After a drink and chat to people, I retired to my B&B about 11.00, ready for the next days fun on the railway, which had a very sociable 09.30 start. I'll leave Gary to explain that day.
Anyway, we arrived at Bishops Lydeard with about half an hour to spare before the first departure at 09.40 - and a good job too as there was quite a queue for tickets. It didn't seem to help that the "on the day" price for a day rover was £16 and the ticket office soon ran out of change. I think I got the last of the pound coins! Day Rover secured and it was next stop the buffet (well, I had been up over four hours by this time). Unfortunately this too proved a bit painful as there was no-one manning the buffet counter and the guy running the shop had to double up. Time to watch D444 shunt the stock and we were soon off. We headed as far as Williton behind D444 before baling there in favour of D1010 "Western Campaigner" back to Crowcombe Heathfield. A pair of large-logo logs (015 & 031) then took us to Blue Anchor where we were able to pick-up D9019.
As expected I met up with a few more people I knew on this train. A good run soon had us at Bishops Lydeard though I had been reminded of the disadvantage of a Deltic working on a preserved railway - my glasses and face were covered in a good coating of oil spots! Time for a quick clean up as we waited at BL and Hymek D7017 was added to the back of the train. We then set off for Norton Fitzwarren in top-and-tail mode. Once there it was D7017's turn to shine on load 6 plus dead (in theory) Deltic. The run back to BL was brilliant with the Hymek working hard most of the way. With the Deltic dropped off we carried on for Minehead with the type 3 on its own.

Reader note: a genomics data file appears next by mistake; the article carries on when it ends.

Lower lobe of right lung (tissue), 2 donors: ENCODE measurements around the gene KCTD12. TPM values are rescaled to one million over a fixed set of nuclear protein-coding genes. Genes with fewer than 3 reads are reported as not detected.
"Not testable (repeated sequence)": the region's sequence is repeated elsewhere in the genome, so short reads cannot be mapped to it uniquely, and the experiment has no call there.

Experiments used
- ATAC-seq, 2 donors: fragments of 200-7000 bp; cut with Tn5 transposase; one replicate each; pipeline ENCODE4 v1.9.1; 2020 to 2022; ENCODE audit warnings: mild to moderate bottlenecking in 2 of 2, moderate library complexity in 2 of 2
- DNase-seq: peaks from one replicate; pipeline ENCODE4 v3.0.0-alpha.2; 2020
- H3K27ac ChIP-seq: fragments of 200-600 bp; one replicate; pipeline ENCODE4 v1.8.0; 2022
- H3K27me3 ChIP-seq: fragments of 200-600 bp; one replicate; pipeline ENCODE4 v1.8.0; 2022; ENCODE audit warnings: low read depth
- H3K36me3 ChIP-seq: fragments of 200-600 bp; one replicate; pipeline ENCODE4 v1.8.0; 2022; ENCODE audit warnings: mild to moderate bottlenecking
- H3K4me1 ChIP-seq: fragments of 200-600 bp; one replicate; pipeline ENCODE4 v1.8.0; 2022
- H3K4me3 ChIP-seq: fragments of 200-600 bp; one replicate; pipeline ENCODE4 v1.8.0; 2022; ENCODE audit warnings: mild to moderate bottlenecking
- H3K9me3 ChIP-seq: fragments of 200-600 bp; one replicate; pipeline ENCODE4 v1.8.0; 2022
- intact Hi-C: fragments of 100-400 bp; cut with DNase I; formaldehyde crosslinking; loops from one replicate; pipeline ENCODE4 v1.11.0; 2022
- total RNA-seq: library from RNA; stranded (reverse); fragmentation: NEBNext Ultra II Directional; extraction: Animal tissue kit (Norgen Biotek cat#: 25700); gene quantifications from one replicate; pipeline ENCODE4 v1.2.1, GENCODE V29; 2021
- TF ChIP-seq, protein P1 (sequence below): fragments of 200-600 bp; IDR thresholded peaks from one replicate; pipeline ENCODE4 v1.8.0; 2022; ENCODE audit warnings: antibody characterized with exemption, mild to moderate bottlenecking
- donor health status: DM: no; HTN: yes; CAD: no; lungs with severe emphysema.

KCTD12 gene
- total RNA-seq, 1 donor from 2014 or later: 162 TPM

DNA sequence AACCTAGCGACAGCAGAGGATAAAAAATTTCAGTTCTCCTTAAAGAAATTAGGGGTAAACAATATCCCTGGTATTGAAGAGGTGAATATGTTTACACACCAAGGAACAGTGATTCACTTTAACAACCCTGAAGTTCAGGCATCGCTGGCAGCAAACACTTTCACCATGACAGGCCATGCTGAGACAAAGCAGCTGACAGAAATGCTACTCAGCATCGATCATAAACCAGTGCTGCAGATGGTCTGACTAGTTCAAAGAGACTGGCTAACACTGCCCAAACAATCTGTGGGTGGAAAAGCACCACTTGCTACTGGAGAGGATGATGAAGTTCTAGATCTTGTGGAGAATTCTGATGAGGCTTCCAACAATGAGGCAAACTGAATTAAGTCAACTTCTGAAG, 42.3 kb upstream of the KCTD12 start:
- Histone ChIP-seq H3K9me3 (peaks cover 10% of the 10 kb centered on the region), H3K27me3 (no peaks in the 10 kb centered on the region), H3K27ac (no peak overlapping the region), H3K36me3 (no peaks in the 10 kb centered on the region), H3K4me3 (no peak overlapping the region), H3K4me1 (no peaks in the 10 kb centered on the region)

Again we changed trains at Blue Anchor - this time to the pairing of 50031 & 50117. Yes, thats right, 117. The former 017 "Royal Oak" is currently in two-tone fright grey livery and numbered accordingly. This weekend was also 17's debut in preservation. The pairing returned us to Crowcombe to allow another thrash behind Deltic 19. Blue Anchor and time for another change - D1010 again back to Williton so we could sample Crompton 048. A run through to Minehead this time and (at last) 50149 was spied - dead at the station. Unfortunately repairs had not been completed in time to allow this 50 to participate in the weekends action. Our return from Minehead was behind D7017 where we doubled back to Williton using 50117 and 50015 to get 25173 on the last train of the day to Bishops Lydeard.
Oh, well, just the slog home now! A pretty reasonable day, though the value-for-money factor is not as high as on other railways. The WSR do not allow any of the usual preservation society discounts that normally make such days out cheaper. Perhaps if they did I'd visit more often and they'd end up taking more money off me...
D1010 "Western Campaigner" at Williton
No willing volunteers came forward to provide a report on
Sunday so you'll just have to guess as to how the day went...
Back to "Diesel Galas"